Anbox: Android Emulator For Linux, Run Android Apps In Linux

Anbox is a new software which totally converts your PC system and gives it an Android environment.

“Anbox puts the Android operating system into a container, abstracts hardware access and integrates core system services in a GNU Linux system. Every Android application will behave integrated into your operating system like any other native application,” the projects says on its official website.

“To achieve our goal, we use standard Linux technologies like containers (LXC) to separate the Android operating system from the host. The Android version doesn’t matter for this approach and we try to keep up with the latest available version of the Android Open Source project.”

Ever wanted to run android applications and games on your PC. Many developers have already been offering emulators like BlueStacks and Genymotion that lets you run Android Applications On Windows. These applications, build a virtual machine that emulates the Android shell in an isolated environment and separates it from the rest of the host operating system. These types of emulators never work according to us and you’ll never be satisfied with how they work completely different than the real Android system.

Although Android is actually based on the Linux kernel, same as GNU/Linux operating systems, it was never been easier to run a full Android System on a PC without setting up a virtual machine or via a dual boot setup. Thankfully, Anbox is here to save us.

Anbox is a new open source project that lets you run Android apps on a PC natively as if they were a part of your operating system same as other desktop applications. Anbox, aka “Android in a Box”, is an open source project that allows you to run Android apps on your Linux desktop without any need of virtual machines or dual boot setups. Anbox place the Android OS into a Linux container (LXC) which allows it to share the Linux kernel, but also isolate the host from the Android OS. And because of that Anbox doesn’t allow any direct hardware access.
In a blog post Anbox’s developer, Simon Fels writes.

“Anbox itself is still in its early phase and is in a pre-alpha state where crashes and instability is expected. The next phase of development will focus on stability and bug fixing and will add more necessary features to integrate better with the host operating system,”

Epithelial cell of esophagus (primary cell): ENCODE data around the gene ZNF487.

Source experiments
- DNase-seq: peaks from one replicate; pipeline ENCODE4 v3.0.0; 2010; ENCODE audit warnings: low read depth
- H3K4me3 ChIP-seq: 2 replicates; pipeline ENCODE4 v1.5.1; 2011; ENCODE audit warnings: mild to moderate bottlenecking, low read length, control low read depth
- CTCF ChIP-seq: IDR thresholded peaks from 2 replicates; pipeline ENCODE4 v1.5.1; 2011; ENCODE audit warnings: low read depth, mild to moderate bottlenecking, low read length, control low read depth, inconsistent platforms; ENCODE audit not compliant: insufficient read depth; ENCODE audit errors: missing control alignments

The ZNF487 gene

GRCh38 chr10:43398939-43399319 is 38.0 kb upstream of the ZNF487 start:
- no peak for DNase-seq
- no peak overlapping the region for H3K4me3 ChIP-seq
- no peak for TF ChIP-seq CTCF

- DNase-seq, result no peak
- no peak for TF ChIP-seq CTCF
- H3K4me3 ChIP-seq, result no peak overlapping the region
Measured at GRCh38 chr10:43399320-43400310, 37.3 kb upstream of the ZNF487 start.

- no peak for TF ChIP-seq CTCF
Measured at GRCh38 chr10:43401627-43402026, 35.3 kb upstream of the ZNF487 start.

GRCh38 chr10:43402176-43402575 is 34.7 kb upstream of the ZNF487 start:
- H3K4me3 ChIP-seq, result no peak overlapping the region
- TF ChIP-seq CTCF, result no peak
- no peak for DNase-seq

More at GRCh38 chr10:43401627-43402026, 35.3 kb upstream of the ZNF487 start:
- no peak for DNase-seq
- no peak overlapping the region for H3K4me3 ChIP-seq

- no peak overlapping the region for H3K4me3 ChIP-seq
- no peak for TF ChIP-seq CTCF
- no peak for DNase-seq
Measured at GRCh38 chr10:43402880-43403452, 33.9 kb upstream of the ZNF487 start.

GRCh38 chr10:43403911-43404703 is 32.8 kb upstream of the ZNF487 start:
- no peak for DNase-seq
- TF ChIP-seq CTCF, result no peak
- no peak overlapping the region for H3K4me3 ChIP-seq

When you install Anbox for the first time, you’ll get a few stock Android apps preinstalled such as Calculator, Contacts, email, Gallery, and Files apps. And to install more Android apps, You will have set up ad from the terminal. Anbox does not come with the Play Store preinstalled, so if you want an app store, you can install the Google Play Store or a different app store via adb.

Features Of Anbox
 Open Source – The whole source code is available as Open Source and licensed under the terms of the Apache and GPLv3 license.
 No limits – As Anbox is running an entire Android system, conceptually any application can run.
 Secure – Anbox puts Android apps into a tightly sealed box without direct access to hardware or your data.
 Performant – Runs Android without hardware virtualization and seamlessly bridges over hardware acceleration features.
 Integrated – Tightly integrated with the host operating system to offer a rich feature set.
 Convergent – Anbox scales across different form factors similar like Android does. It works on a laptop and a mobile phone.

Previews: “click on the images for larger preview”


How to Install Anbox In Any Linux Distro Like – Ubuntu, Fedora, Mint
Installing Anbox on a regular Linux system isn’t hard when you already have the ability to install snaps. If your system doesn’t support snaps, then there is no easy way for you to install Anbox. This might change, though in the near future. Installing Anbox is pretty easy as it comes with an installer which installs all necessary files automatically. Anbox installer requires root privileges on your systems as it has to install things like additional kernel modules via DKMS. If you want to, you can have a look at the installer script here.

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      • Before you go ahead and install Anbox on your system, please keep in mind that Anbox currently is ALPHA level software. Not every feature is supposed to work or to work well yet. You will find bugs, you will see crashes and unexpected problems. If you do so, please report a bug here.

Well, if you’re willing to install and test Anbox on your system all you need to do is to run the following command and the installer will tell you about everything it is doing and will prompt for any further necessary input from your side:

[$ snap install –classic anbox-installer && anbox-installer]

If you need more help or want to see what happens during the installation, you can have a look at the installation video: [Here ##film##]

As Anbox is an open source project, any developer who wants, can contribute to the project on the project’s Github page. You can contact Anbox developers on the FreeNode network or on their Telegram chat group. If you want to report any bugs, then you can report them on their Github issues page.
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